Monsoon season in India provides everyone respite from the blistering heat and the entire landscape a much-needed makeover. And for a very limited time frame, certain parts of Western India transform into a lush green landscape with beautiful azure lakes and seasonal waterfalls bursting forth through the hills.
We visited Satara in the monsoon season and saw a similar seasonal fall, called the Thoseghar waterfall. This Fall is the most famous in this area and is about a 20 Km drive from the Satara city. Set amidst a picturesque landscape of paddy fields and hills all around, it’s actually quite a beautiful sight.
We reached the waterfall by late afternoon and had the perfect lighting for photography. Do note, that you cannot take your vehicle directly to the falls, and have to park it outside. From the parking area there is a short 7 – 10 minute easy walk to the Falls. There is also a very nominal ticket and they are very particular about littering in this area and around the Falls. I was so glad that they are seriously enforcing these rules and have been able to maintain cleanliness here.
Post a short walk we reached a newly constructed platform that provided a beautiful view of the fall. There are two streams of water falling on one side and a small fall opposite it. Though I have seen much bigger falls in Kerala, I liked this one for its sheer height, as the main fall in 250m high.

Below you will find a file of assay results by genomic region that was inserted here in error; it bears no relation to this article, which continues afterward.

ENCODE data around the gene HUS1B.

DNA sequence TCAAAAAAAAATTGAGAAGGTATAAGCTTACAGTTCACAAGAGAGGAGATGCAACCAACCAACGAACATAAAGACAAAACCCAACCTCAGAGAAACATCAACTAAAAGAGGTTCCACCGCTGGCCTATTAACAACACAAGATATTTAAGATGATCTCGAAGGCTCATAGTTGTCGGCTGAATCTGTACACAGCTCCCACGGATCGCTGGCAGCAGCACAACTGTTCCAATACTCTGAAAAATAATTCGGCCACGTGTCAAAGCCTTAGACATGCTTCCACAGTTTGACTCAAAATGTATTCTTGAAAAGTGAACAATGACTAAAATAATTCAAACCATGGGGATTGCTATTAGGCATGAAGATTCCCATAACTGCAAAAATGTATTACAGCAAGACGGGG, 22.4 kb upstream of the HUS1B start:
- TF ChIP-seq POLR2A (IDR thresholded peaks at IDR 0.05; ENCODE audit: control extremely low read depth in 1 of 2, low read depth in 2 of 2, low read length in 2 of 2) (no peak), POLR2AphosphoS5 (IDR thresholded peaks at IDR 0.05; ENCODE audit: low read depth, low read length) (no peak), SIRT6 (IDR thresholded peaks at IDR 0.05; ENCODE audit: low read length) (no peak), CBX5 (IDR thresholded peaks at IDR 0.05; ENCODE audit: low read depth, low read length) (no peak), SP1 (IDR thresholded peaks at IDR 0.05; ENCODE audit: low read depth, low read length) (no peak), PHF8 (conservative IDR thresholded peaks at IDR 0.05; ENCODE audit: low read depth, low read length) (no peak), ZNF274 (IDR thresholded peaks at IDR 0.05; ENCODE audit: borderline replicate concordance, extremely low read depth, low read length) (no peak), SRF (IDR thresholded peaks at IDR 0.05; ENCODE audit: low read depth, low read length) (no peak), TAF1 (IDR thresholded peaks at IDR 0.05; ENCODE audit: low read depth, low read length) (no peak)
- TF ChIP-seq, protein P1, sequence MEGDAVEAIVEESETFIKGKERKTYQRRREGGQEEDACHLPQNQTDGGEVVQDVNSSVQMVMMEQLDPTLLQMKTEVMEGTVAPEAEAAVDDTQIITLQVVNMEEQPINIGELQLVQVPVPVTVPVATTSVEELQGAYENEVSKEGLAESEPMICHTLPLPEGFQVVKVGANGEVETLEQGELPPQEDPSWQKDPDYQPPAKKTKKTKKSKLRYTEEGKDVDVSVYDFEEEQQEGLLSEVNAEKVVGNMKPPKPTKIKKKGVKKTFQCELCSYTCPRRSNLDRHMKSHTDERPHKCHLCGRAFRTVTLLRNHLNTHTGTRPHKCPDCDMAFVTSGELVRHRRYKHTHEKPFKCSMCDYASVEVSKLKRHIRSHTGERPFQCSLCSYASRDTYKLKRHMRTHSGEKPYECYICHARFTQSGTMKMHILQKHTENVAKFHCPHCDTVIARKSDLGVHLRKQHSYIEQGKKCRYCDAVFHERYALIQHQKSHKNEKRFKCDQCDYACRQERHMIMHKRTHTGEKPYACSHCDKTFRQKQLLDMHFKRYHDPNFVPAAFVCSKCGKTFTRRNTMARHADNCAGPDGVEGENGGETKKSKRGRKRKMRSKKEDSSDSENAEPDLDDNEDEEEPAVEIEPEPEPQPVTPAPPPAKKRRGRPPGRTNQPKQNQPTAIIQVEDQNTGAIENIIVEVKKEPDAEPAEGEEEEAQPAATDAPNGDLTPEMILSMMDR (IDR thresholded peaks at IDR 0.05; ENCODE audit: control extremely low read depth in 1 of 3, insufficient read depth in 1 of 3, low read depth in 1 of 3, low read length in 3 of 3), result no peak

However, more than the falls, I loved the views around it. All along the hills here were dotted with windmills that were rotating and making a beautiful sight.
The entire hills around here were covered with the Karvi plants. These plants bloom only once in several years and transform the entire area into a violet landscape. They last flowered in 2008 and are expected to flower after every 9 years. I would definitely love to see this area then.
We had a great time photographing these sights and after a while walked back to the main entrance. All along the way we saw numerous other interesting plants and flowers like the small bitter amla fruit, the flower for curing snake bites, another variety of Karvi, etc.
Once outside the gate we had to have a quick tea break. So we had some tea from the local shop and the most amazingly fresh and juicy corn with it. I know, it’s quite a strange combination but the corn was freshly roasted and was super yum, just too tasty to resist.
We then spent some time taking pictures of these small flowers all around here against the backdrop of the lush green paddy fields and then proceeded to see the windmills of Chalkewadi.
Overall quite a nice place for a quick visit along with Kaas.